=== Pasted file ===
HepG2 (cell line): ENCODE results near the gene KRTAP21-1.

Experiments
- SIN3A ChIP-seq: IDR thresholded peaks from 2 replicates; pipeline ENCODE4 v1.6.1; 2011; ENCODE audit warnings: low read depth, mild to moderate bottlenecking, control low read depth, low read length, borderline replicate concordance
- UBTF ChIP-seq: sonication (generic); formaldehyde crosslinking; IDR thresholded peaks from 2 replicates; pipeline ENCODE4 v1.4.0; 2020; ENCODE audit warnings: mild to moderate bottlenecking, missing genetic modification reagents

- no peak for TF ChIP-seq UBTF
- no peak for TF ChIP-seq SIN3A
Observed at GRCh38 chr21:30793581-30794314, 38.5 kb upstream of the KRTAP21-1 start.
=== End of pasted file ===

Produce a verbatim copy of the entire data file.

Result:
HepG2 (cell line): ENCODE results near the gene KRTAP21-1.

Experiments
- SIN3A ChIP-seq: IDR thresholded peaks from 2 replicates; pipeline ENCODE4 v1.6.1; 2011; ENCODE audit warnings: low read depth, mild to moderate bottlenecking, control low read depth, low read length, borderline replicate concordance
- UBTF ChIP-seq: sonication (generic); formaldehyde crosslinking; IDR thresholded peaks from 2 replicates; pipeline ENCODE4 v1.4.0; 2020; ENCODE audit warnings: mild to moderate bottlenecking, missing genetic modification reagents

- no peak for TF ChIP-seq UBTF
- no peak for TF ChIP-seq SIN3A
Observed at GRCh38 chr21:30793581-30794314, 38.5 kb upstream of the KRTAP21-1 start.